What’s bizarrely infuriating about this direction is that you get nothing but bad plot that’s all filler. As I previously mentioned, bad jokes and manic tone remove any kind of weight or meaning to the story. There’s no control to introducing characters or letting action scenes play out at a natural pace. I know the time spent watching a movie is definitive but almost all movies know when to put on the pause button or edit the breaks. When you have no control without a compelling tale, your series is in trouble.

Ratchet and Clank is not a series that relies on cutscenes. That’s why Phoenix Wright succeeds as a movie and anime from the subdued, natural speed of storytelling. Even Warcraft has a shot at this, because you get hours of content, world building, and character development from cut scenes alone. The gameplay only moves the characters forward. Ratchet and Clank is very dependent on the gameplay for both these qualities, so you’re left with a mess when we don’t even get to feel like the characters get any control in their own film.

Wait, you guys did a bunch of Barbie movies to prepare for this?!

Wait, you guys did a bunch of Barbie movies to prepare for this?!

 

Although you would think having Insomniac would involved would overcome these errors, you’d be sadly mistaken. In a series of articles detailing the film’s downfall, screenwriter T.J. Fixman denounced his involvement with the movie. The series senior writer stated that he left the project two years before the film came out. He cites scheduling conflicts and “differing opinions” from the powers that be; the biggest changes happening around the film’s humor. Director Kevin Munroe (of Dylan Dog…fame) was brought on after TJ had already written the script. The hole might go even deeper upon following a post made by a story boarder who claims to have leaned about the film’s troubles when applying to Rainmaker Studios:

“One of of the lead Storyboard Artists that was working on the film (as well as doing development art for the Sly Cooper movie) had told me the film had not only completed production a long time ago, but the film distributors had purposely hold back the release of the R&C movie for the video game. If that wasn’t the case, the film would’ve been released almost two years ago! He wished they could’ve used the original script that Todd had written, but one of the films directors hated it and wanted it to be more like other “contemporary animated movies,” whatever that means. Ratchet was much more snarkier like the games with the cut that I watched, but Quark pretty much stayed the same, instead of being the douche bag that he was in the original PS2 game.”

Whoever had executive decisions to change the original script made a grave mistake when it came to overseeing this project. Maybe you can say that it’s made for fans and they had to courtesy to bring on all those old voice actors, but it fails so hard on any movie-making level. The villains? Don’t really matter at all. The gun variation? Only used for gags; all the heroes just use the same Combuster. You somehow end up with a movie that’s so slavishly loyal to the franchise that it becomes soullessly safe and uninteresting. Even attempting to appeal to the fans of the video game series didn’t help as you could see from the box office results.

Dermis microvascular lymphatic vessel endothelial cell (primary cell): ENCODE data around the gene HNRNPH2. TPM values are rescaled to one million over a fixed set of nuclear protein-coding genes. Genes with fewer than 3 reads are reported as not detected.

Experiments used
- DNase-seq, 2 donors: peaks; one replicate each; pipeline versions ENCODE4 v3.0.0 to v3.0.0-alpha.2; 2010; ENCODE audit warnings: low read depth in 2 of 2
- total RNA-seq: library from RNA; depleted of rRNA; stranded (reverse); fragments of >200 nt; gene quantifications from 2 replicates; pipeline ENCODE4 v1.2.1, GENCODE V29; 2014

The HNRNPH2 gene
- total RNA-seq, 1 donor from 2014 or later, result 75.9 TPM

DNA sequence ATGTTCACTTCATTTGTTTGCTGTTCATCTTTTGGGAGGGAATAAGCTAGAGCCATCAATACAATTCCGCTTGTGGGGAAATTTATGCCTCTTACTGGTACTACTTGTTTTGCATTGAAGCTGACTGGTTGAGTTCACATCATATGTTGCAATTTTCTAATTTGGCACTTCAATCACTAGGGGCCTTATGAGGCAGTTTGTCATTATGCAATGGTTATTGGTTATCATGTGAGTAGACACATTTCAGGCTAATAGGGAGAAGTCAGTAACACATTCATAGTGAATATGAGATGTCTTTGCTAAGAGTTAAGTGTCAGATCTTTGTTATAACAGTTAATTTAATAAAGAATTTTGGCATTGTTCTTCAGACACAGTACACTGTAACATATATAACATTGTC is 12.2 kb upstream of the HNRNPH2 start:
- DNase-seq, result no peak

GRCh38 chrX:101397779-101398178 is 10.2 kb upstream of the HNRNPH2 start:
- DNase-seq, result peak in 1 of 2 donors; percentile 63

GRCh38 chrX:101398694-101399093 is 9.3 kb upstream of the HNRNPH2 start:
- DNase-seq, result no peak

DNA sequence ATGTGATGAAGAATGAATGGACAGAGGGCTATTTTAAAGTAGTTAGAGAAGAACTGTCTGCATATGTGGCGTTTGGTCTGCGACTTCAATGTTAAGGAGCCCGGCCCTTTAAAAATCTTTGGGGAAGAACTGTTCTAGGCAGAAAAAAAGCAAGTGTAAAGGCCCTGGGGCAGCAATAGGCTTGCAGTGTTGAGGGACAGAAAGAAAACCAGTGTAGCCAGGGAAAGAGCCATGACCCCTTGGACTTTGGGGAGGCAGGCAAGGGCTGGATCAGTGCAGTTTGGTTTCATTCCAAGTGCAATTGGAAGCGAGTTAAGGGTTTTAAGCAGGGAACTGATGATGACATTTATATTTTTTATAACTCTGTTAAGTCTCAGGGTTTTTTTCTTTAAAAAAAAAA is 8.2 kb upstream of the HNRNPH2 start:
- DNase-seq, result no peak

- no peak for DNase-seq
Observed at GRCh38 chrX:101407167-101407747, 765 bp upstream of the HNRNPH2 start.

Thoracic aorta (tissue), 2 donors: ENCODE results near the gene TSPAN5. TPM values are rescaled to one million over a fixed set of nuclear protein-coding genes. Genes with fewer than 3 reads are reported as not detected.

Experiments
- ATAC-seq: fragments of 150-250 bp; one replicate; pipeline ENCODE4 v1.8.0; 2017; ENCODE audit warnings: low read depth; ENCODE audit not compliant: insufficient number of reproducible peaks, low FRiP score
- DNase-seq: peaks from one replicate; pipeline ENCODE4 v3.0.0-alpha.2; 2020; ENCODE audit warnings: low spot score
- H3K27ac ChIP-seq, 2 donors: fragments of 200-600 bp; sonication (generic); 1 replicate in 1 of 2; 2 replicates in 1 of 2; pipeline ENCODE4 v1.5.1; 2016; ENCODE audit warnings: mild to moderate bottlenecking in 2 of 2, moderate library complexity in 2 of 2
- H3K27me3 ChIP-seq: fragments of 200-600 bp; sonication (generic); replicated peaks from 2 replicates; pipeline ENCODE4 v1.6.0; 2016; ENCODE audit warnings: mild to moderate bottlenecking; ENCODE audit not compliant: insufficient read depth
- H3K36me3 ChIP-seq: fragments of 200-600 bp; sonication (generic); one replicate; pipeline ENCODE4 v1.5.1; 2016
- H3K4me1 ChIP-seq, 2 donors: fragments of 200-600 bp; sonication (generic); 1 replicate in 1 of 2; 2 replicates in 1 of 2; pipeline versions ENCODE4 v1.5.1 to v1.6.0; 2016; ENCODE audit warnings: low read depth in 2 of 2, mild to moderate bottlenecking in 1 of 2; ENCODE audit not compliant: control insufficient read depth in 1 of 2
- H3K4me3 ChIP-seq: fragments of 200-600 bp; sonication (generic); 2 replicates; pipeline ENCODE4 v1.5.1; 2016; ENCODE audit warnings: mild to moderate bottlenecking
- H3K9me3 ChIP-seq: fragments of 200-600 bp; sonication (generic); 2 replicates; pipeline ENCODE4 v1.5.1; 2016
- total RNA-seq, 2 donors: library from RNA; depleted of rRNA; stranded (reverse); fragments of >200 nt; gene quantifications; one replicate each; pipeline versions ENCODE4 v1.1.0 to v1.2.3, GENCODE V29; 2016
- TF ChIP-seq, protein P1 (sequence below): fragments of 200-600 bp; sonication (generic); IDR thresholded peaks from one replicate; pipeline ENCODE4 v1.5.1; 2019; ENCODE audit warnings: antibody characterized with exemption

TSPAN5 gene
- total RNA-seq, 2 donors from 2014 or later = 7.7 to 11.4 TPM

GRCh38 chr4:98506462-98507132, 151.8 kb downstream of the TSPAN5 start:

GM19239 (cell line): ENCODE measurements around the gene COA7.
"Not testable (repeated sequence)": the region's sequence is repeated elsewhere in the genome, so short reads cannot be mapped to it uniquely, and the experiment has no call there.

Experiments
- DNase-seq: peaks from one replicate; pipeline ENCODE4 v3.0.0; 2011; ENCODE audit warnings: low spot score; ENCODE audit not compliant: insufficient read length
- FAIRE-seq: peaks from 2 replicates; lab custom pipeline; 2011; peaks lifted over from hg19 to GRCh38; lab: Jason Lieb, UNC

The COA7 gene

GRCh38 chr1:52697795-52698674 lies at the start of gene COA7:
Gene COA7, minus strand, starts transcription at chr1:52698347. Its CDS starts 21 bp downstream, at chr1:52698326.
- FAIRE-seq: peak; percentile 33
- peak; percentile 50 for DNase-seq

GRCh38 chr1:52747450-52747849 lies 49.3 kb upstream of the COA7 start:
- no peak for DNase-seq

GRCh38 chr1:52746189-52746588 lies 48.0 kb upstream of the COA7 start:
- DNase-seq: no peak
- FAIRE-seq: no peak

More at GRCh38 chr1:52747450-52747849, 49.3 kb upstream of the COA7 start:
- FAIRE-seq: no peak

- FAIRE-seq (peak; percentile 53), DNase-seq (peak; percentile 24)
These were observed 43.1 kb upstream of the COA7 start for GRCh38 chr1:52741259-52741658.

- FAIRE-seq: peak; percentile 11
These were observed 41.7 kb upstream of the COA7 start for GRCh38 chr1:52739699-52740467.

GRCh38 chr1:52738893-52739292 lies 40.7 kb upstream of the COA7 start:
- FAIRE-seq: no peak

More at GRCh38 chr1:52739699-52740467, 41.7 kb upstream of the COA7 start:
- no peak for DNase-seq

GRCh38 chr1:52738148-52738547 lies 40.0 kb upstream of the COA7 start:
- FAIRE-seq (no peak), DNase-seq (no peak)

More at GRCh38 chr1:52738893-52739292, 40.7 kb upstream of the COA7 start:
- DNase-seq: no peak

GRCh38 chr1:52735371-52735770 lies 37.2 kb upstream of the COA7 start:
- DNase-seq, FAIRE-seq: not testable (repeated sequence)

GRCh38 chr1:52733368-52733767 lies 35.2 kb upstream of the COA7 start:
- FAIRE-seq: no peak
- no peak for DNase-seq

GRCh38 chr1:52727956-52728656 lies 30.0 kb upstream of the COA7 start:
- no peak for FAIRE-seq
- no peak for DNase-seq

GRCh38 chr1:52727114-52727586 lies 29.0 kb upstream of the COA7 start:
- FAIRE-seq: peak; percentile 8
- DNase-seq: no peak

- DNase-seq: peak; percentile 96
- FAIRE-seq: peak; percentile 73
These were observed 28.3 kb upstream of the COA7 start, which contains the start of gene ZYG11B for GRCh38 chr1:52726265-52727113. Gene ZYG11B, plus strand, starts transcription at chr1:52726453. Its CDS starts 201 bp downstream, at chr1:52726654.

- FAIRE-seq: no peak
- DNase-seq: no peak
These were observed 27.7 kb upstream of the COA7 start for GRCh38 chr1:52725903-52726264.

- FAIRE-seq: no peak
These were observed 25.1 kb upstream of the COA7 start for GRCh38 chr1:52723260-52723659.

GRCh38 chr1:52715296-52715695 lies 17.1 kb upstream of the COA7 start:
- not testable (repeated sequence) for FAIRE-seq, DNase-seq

At best I can commend that the animation looks fair for the low $12 to $20 million-dollar budget. The transition is fine for a movie theater and it fits pretty well for the games. Most of the celebrity voice cast is even good, the standouts being Paul Giamatti and Sylvester Stallone. Nevertheless, the celebrities added felt tacked on for the sake of making it “theatrical” as if this movie was packed with the game or aired on television, I don’t think critics would attack it so hard.

This is the type of movie where the complaint, “I wish I had a controller in my hand,” is completely validated. I so wished I was watched a Let’s Play on the video game by Super Best Friends Play or Sword and Shell (Andre “Black Nerd” Meadows’ Gaming Channel) instead. Any badness or dull moments could be assisted by personalities peppering in funny anecdotes. Not to mention, it would drown out this film’s notoriously cliché, bad dialogue written by the guy who added comical voices to Walking With Dinosaurs 3D.

Just as I wretched with everyone else at the The Angry Birds Movie, I can at least say there’s no stakes in harming the canon and legacy of that franchise. Hell, the newest trailers even look halfway decent by including moments of birds actually smashing against buildings to destroy pigs. Ratchet and Clank was the chosen one, but proved that the most dangerous force against video game movies is still executive meddling.

My Arbitrary Review for Ratchet & Clank is 2 out of 10 Broken Dream Bots.

Thanks for reading everybody! I’m currently writing for multiple different outlets now but I’m still loyal to the OneOfUs! Keep up with my posts and I’m still up for suggestions for the next Animated Anarchy!